Release: 03 November 2017
Director: Abhay Chopra
Cast: Sidharth Malhotra Akshaye Khanna Sonakshi Sinha
Music: BT, Tanishk Bagchi
There is a story how original Ittefaq came about. BR Chopra was shooting Aadmi aur Insaan when his heroine of the film, Saira Banu fell ill and had to go abroad for urgent medical treatment.
Chopra didn’t want to sit idle for so long and on a friend’s suggestion went to watch a Gujarati play Dhummas based on a 1965 American murder mystery film Signpost Murder.
Chopra was impressed with the production and decided to make a film and was ready with the script the following week itself. He cast newcomer Rajesh Khanna because he wanted to shoot immediately and got Nanda whose dates were available.
Ittefaq was released without songs and if I am not mistaken without an interval.
Now almost 48 years later, BRChopra’s grandson Abhay Chopra repackages the old premise to present Dev (Akshaye Khanna), a police officer, investigating a double murder case that has two witnesses and two prime suspects. First, Vikram/ Sidharth Malhotra, an acclaimed author, and Maya/ Sonakshi Sinha, a homemaker, both have different narratives about the fateful night and one out of the two is speaking the truth.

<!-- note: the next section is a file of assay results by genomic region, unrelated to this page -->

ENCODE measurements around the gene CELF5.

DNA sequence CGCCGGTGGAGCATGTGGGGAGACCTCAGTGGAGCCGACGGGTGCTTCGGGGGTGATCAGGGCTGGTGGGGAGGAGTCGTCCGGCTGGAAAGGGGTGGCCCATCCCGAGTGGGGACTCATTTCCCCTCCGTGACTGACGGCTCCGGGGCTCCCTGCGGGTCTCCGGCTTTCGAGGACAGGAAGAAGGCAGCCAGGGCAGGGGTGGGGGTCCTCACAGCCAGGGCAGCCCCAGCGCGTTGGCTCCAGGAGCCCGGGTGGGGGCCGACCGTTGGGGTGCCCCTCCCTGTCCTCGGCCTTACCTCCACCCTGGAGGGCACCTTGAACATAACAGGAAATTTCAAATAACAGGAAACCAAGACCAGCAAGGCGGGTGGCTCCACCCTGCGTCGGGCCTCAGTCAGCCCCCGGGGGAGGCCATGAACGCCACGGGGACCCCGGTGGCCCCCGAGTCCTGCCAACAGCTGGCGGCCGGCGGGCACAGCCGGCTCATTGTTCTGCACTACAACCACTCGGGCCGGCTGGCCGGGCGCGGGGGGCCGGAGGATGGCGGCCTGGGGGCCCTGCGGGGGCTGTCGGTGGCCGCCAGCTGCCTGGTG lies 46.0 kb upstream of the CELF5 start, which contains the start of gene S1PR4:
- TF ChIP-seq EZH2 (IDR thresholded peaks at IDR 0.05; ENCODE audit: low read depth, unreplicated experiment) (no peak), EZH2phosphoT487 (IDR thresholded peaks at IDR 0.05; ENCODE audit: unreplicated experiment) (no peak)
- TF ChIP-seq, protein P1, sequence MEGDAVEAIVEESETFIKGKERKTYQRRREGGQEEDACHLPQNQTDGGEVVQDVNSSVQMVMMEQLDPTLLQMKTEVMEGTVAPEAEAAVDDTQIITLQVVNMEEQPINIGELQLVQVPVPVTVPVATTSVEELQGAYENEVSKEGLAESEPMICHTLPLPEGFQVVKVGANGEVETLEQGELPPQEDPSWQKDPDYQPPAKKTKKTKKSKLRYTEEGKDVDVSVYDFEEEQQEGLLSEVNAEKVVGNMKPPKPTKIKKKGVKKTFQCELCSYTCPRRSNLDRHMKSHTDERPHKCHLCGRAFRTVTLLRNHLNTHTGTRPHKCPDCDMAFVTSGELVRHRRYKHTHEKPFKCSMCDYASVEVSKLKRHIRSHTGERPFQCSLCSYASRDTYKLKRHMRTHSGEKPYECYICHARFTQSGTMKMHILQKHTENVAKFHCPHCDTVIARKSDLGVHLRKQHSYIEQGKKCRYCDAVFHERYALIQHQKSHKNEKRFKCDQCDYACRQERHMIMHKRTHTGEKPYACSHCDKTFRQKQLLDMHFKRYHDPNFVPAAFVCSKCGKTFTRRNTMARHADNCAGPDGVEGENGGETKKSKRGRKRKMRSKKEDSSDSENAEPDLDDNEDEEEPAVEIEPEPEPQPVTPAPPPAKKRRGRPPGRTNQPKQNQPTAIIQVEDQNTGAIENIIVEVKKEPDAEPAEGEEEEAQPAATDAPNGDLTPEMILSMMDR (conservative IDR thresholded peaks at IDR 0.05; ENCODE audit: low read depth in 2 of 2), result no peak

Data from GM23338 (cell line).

Abhay Chopra unfolds his story over three rainy days in Mumbai city and the narrative mostly comprises interrogation with the two suspects and reading between the lines. The downslide is the slow pace. The writing fails to build tension and grip you to the narrative.
The 1969 Ittefaq was path-breaking laced with sparkling performances from the ensemble cast. 2017 Ittefaq is left to a superlative Akshaye Khanna to hold fort. A devastatingly good-looking Siddharth Malhotra puts his best foot forward which cannot be said about Sonakshi Sinha who is poorly let down by the script.
The old Ittefaq was about deception and raised moral and social debate, so does the new one. Out of the two murders, two suspects and two , how do you determine the right from the wrong?
I rate Ittefaq with 2.5 stars.